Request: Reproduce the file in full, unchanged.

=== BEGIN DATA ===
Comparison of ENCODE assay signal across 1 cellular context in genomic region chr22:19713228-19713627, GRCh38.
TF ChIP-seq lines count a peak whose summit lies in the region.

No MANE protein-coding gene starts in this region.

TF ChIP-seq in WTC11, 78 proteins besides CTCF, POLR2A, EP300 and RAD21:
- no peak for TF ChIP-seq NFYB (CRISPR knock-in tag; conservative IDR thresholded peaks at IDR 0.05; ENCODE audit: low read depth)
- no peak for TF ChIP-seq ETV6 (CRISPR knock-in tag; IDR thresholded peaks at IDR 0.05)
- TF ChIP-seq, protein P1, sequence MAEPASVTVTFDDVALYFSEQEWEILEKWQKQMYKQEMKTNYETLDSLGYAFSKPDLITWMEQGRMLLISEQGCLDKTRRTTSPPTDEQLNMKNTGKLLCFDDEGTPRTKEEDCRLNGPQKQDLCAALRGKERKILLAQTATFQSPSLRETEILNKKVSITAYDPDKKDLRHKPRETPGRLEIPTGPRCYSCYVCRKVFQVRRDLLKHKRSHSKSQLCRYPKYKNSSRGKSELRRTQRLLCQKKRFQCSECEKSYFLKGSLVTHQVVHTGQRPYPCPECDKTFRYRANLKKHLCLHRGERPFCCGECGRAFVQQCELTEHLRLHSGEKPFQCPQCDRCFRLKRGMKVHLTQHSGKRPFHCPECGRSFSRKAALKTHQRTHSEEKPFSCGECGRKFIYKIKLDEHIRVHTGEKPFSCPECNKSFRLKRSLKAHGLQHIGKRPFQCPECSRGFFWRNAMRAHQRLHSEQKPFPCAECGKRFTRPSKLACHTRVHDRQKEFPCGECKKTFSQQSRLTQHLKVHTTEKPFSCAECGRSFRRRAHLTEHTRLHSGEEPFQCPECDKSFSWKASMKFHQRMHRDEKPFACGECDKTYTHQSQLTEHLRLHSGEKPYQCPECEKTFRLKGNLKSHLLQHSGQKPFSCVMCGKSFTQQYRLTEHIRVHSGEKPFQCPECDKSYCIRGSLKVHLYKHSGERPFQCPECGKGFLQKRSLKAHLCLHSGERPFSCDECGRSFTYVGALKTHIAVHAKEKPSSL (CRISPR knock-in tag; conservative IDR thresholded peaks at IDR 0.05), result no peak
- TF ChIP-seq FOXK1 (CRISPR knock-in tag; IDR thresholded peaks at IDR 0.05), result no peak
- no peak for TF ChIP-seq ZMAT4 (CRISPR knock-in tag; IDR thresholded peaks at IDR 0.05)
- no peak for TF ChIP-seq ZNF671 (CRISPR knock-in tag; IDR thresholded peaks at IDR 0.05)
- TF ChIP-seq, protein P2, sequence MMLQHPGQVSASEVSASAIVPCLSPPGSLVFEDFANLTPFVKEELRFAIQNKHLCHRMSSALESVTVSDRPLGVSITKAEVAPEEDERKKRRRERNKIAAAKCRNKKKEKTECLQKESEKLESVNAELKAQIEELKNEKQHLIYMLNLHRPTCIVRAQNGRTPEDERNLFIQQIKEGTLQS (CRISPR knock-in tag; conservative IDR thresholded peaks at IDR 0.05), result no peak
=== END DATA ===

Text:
Comparison of ENCODE assay signal across 1 cellular context in genomic region chr22:19713228-19713627, GRCh38.
TF ChIP-seq lines count a peak whose summit lies in the region.

No MANE protein-coding gene starts in this region.

TF ChIP-seq in WTC11, 78 proteins besides CTCF, POLR2A, EP300 and RAD21:
- no peak for TF ChIP-seq NFYB (CRISPR knock-in tag; conservative IDR thresholded peaks at IDR 0.05; ENCODE audit: low read depth)
- no peak for TF ChIP-seq ETV6 (CRISPR knock-in tag; IDR thresholded peaks at IDR 0.05)
- TF ChIP-seq, protein P1, sequence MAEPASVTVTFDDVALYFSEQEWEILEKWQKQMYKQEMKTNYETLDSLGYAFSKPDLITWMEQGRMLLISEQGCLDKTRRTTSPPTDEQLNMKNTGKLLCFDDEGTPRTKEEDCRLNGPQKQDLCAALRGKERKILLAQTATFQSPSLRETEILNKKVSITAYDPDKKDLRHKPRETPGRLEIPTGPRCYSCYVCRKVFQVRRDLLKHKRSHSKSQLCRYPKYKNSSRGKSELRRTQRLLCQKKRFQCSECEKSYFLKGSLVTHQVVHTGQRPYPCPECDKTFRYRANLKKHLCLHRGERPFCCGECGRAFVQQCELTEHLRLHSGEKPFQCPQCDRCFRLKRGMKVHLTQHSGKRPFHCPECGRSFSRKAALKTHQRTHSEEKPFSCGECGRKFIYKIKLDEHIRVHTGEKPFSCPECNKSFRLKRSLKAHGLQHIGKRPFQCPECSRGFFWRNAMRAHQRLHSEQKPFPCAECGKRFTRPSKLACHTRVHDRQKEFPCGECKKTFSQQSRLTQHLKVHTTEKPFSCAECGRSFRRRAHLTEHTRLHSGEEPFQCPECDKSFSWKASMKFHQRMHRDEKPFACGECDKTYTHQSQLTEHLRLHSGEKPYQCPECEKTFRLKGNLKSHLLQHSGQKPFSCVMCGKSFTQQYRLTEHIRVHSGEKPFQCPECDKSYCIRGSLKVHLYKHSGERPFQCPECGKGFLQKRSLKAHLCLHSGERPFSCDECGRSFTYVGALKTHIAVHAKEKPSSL (CRISPR knock-in tag; conservative IDR thresholded peaks at IDR 0.05), result no peak
- TF ChIP-seq FOXK1 (CRISPR knock-in tag; IDR thresholded peaks at IDR 0.05), result no peak
- no peak for TF ChIP-seq ZMAT4 (CRISPR knock-in tag; IDR thresholded peaks at IDR 0.05)
- no peak for TF ChIP-seq ZNF671 (CRISPR knock-in tag; IDR thresholded peaks at IDR 0.05)
- TF ChIP-seq, protein P2, sequence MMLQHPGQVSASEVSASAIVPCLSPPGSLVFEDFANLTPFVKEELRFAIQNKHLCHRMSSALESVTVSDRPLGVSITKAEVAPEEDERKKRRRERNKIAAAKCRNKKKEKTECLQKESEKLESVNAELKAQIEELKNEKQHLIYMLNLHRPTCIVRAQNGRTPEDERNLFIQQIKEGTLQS (CRISPR knock-in tag; conservative IDR thresholded peaks at IDR 0.05), result no peak